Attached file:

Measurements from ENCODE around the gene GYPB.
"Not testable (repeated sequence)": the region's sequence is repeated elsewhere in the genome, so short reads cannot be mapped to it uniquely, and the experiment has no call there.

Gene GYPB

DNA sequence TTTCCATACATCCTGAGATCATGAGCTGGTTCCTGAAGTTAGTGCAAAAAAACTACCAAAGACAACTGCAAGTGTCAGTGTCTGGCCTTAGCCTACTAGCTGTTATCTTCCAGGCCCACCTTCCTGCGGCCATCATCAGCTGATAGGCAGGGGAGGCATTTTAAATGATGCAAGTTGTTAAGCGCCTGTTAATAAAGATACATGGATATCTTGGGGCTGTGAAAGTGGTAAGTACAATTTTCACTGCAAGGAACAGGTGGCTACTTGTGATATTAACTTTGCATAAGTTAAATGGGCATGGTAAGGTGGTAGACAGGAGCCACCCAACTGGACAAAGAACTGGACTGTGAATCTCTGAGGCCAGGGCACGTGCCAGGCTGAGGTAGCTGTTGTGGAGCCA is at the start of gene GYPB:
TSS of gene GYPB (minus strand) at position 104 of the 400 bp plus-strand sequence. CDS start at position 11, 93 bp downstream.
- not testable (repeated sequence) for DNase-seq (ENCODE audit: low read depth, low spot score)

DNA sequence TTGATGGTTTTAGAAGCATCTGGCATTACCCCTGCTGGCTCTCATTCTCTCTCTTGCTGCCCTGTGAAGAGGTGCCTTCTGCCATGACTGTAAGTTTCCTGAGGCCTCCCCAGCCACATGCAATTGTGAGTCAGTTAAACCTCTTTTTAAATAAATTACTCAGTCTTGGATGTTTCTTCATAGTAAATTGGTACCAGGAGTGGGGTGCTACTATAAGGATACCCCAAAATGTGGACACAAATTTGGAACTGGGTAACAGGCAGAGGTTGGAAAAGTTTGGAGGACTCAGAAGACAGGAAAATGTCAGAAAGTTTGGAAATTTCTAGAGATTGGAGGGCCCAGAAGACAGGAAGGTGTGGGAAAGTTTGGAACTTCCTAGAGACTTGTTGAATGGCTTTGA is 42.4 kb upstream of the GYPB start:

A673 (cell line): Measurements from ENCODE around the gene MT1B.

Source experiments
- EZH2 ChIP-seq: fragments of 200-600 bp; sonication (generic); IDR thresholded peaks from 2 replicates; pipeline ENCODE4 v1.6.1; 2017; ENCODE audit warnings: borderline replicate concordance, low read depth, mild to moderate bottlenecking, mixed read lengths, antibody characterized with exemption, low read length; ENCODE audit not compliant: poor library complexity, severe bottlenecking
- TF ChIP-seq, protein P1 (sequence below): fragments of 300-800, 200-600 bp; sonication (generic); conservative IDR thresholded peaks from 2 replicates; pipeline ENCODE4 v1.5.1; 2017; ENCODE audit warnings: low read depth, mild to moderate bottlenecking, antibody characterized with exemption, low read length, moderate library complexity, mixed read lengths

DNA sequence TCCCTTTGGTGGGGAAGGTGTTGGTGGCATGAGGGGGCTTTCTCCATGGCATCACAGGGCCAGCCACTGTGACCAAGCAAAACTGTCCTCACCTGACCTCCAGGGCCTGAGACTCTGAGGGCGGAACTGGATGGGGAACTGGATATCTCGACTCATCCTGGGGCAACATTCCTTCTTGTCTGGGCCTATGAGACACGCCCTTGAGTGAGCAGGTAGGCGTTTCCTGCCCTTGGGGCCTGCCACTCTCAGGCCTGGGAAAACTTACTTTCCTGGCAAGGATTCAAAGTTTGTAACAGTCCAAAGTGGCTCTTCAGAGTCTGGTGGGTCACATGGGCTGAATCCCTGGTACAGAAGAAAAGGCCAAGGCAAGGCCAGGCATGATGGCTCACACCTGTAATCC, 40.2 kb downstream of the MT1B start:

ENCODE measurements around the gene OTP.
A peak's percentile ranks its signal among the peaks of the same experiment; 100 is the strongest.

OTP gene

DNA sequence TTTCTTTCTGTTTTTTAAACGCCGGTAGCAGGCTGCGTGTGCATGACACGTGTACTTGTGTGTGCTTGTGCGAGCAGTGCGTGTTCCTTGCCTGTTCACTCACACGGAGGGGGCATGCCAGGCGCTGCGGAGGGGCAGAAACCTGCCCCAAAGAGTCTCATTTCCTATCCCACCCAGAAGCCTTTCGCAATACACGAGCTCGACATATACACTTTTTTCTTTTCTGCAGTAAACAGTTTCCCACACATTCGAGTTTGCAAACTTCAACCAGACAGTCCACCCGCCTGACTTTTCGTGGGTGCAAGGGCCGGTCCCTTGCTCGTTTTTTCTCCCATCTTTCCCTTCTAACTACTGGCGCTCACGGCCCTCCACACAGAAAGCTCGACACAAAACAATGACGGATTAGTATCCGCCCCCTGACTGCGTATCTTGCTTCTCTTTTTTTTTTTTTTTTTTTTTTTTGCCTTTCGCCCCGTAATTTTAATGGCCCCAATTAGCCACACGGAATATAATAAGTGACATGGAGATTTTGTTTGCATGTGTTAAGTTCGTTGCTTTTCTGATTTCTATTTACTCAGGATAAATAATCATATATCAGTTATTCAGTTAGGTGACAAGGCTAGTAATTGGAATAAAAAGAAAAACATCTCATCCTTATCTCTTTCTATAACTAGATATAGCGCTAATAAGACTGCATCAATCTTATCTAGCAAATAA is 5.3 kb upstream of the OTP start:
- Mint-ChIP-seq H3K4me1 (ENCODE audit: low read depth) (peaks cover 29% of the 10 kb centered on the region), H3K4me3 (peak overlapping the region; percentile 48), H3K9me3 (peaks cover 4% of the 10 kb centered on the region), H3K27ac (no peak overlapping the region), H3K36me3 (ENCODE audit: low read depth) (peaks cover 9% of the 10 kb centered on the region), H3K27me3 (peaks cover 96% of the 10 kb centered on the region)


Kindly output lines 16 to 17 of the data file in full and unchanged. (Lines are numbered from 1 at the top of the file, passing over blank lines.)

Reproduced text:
DNA sequence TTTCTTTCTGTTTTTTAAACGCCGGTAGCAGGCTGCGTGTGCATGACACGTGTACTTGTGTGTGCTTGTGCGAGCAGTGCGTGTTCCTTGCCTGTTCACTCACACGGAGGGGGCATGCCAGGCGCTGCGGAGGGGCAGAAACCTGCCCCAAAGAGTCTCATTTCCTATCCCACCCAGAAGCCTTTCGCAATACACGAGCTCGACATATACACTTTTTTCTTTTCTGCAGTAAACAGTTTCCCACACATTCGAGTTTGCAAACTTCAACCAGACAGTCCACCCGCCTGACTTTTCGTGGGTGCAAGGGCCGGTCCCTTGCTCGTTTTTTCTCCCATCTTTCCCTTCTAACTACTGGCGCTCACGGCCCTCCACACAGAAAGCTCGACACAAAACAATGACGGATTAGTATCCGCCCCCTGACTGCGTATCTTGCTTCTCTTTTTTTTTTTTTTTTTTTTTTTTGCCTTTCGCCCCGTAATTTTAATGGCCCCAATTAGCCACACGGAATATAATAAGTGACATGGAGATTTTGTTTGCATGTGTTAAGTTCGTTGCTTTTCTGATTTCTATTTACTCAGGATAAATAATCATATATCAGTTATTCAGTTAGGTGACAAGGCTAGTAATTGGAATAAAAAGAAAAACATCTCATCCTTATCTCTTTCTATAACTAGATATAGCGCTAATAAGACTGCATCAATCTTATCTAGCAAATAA is 5.3 kb upstream of the OTP start:
- Mint-ChIP-seq H3K4me1 (ENCODE audit: low read depth) (peaks cover 29% of the 10 kb centered on the region), H3K4me3 (peak overlapping the region; percentile 48), H3K9me3 (peaks cover 4% of the 10 kb centered on the region), H3K27ac (no peak overlapping the region), H3K36me3 (ENCODE audit: low read depth) (peaks cover 9% of the 10 kb centered on the region), H3K27me3 (peaks cover 96% of the 10 kb centered on the region)